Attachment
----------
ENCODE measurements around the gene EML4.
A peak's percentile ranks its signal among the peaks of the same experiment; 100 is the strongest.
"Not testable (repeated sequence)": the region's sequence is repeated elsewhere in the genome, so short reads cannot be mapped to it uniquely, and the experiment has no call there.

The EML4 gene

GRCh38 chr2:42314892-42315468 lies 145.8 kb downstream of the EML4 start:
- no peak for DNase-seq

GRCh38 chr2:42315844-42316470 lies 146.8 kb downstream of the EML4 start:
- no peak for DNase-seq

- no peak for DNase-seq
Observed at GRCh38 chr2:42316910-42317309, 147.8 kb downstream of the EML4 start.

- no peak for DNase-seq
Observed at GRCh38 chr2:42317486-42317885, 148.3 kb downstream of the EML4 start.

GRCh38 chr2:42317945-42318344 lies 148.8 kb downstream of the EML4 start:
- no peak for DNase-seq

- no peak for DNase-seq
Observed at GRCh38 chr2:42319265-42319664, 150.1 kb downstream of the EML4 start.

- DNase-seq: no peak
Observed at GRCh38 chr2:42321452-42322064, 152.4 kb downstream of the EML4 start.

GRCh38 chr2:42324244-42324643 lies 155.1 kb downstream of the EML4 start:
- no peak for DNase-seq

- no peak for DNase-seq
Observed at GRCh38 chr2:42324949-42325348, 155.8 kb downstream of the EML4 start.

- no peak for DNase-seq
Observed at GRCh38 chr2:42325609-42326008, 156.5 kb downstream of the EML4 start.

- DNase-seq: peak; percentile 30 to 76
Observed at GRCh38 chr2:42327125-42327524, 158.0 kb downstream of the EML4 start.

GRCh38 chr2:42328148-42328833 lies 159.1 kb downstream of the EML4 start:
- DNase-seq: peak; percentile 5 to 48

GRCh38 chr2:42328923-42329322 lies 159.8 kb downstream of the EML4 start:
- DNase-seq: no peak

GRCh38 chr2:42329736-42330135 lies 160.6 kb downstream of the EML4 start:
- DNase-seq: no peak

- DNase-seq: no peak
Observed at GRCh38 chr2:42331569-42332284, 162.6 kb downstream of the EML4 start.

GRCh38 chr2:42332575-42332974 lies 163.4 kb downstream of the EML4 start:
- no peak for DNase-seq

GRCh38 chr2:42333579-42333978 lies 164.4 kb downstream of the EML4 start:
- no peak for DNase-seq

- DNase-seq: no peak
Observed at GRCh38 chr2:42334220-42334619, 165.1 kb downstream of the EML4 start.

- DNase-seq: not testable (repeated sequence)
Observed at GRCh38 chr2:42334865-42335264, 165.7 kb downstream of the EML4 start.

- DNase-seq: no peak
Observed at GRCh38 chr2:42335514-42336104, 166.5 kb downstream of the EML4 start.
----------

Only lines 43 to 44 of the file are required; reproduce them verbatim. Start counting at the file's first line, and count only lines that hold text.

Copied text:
- DNase-seq: no peak
Observed at GRCh38 chr2:42335514-42336104, 166.5 kb downstream of the EML4 start.